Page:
Boyer-Liberto v. Fontainebleau Corp.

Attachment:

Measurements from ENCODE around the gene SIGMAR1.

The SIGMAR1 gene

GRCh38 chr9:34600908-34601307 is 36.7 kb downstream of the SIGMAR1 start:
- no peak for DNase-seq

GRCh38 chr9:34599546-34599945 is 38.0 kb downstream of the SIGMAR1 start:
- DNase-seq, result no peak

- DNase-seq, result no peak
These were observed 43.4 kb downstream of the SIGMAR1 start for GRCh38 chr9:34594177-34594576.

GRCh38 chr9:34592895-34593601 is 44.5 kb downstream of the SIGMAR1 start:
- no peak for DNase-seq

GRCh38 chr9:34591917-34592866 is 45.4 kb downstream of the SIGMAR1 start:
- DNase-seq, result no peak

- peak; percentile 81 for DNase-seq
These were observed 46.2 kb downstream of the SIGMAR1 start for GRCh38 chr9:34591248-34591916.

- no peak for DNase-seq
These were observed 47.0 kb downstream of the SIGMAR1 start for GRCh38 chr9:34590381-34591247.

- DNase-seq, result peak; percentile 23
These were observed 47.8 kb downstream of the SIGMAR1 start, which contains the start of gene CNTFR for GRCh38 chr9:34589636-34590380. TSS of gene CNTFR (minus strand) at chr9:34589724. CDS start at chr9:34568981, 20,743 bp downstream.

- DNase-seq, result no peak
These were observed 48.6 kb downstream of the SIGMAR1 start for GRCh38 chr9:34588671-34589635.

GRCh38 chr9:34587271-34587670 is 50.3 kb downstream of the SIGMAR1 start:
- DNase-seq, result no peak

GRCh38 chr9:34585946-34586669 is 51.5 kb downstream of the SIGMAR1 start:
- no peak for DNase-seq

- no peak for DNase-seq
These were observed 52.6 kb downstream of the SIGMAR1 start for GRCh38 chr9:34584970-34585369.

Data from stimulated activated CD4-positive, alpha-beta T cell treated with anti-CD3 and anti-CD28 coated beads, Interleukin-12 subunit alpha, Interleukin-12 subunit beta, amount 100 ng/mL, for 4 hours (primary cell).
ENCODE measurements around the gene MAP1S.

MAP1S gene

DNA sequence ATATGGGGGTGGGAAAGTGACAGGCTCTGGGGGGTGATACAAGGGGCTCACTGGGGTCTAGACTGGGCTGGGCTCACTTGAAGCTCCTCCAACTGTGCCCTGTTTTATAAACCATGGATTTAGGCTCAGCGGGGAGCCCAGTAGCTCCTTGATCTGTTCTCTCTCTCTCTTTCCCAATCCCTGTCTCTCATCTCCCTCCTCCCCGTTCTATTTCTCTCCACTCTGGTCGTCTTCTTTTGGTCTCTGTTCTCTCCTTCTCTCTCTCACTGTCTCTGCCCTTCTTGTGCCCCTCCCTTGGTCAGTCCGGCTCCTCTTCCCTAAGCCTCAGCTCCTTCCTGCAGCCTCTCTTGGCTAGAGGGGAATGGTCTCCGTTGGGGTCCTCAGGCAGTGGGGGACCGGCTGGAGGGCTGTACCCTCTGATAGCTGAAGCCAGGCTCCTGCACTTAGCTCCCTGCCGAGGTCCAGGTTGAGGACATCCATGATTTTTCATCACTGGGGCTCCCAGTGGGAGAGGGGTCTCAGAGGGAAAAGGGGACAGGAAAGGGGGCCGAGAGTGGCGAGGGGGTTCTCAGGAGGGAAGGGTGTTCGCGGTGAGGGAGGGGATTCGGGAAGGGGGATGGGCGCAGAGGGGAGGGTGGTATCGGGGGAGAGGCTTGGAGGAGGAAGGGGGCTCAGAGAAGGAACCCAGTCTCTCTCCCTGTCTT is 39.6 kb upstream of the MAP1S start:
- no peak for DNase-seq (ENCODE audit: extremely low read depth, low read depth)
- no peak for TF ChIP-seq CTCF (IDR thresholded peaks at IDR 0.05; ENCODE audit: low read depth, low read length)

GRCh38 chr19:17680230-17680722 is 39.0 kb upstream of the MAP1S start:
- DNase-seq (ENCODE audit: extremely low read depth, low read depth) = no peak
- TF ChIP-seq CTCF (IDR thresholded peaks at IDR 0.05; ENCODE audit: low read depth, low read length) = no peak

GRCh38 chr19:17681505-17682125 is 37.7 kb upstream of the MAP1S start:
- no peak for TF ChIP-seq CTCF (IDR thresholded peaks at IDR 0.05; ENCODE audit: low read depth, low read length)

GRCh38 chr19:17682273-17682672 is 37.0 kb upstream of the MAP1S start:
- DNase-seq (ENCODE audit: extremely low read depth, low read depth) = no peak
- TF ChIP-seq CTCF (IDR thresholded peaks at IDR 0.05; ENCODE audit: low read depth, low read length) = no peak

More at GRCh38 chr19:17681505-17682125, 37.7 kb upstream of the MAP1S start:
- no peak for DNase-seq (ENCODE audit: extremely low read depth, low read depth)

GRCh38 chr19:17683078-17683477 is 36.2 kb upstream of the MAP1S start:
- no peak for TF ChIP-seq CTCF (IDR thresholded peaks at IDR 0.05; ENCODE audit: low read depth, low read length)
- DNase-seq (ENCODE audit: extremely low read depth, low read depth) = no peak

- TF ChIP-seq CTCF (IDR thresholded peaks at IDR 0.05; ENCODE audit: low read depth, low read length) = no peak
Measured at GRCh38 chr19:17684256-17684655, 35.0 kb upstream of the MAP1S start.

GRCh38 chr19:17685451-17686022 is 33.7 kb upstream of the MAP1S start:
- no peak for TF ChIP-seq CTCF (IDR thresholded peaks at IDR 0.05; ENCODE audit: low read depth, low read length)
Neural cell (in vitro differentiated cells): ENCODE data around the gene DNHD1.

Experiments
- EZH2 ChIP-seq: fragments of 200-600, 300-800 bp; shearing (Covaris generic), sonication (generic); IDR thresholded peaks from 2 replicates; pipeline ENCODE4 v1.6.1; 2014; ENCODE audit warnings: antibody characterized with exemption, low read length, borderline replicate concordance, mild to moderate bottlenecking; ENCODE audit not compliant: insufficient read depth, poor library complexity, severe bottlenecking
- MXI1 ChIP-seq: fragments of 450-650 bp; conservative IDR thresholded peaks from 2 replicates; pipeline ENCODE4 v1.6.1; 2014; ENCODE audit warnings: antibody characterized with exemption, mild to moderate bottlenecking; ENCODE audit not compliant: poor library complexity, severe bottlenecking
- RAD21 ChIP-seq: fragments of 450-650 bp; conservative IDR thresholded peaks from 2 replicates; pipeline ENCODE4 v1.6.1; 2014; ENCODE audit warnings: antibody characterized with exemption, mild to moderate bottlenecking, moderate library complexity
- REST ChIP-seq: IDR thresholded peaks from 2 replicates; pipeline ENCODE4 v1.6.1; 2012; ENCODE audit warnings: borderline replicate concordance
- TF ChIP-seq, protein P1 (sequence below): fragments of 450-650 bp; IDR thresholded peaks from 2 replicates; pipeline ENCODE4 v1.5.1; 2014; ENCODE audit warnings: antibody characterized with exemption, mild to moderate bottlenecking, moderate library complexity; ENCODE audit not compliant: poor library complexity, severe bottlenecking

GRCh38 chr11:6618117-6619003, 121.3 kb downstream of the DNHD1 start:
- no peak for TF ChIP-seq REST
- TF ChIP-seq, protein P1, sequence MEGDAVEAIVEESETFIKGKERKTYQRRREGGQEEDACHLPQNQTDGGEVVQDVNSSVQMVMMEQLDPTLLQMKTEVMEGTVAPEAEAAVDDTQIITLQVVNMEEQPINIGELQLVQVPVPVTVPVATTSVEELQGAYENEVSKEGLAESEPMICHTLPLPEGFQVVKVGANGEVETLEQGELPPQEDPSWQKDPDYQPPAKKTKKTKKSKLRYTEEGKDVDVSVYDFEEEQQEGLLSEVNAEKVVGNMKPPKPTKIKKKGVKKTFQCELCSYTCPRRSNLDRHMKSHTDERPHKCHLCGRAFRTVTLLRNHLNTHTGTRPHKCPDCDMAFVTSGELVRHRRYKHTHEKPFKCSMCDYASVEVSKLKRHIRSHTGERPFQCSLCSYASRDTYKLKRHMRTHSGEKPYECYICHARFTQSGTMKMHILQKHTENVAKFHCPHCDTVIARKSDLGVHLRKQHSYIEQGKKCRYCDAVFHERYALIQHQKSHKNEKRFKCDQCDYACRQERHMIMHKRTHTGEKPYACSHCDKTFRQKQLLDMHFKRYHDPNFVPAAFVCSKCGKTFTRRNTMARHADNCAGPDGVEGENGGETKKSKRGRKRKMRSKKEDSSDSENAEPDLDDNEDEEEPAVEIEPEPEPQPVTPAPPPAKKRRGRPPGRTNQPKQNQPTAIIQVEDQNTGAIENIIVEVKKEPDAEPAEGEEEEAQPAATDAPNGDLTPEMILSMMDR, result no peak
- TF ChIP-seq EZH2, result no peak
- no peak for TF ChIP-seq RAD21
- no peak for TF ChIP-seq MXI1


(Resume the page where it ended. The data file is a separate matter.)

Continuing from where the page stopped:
Plaintiff filed suit against her former employer for racial discrimination and retaliation in violation of Title VII of the Civil Rights Act of 1964 and 42 U.S.C. 1981. Plaintiff's claims were based on two conversations she had with a coworker where the coworker made racially derogatory and highly offensive comments. The court concluded that the district court did not err in excluding plaintiff's answers to interrogatories from consideration as part of the summary judgment record. The court also concluded that, while in the abstract, continued repetition of racial comments of the kind plaintiff's coworker made might have led to a hostile work environment, no allegation in the record suggested that a plan was in motion to create such an environment, let alone that such an environment was even likely to occur. Plaintiff had not presented evidence such that a reasonable juror could find that her workplace was permeated with discriminatory intimidation, ridicule, and insult that was sufficiently severe or pervasive to alter the conditions of her employment and create an abusive working environment. The statements at issue were singular and isolated. Accordingly, the court affirmed the district court's grant of defendants' motion for summary judgment View "Boyer-Liberto v. Fontainebleau Corp." on Justia Law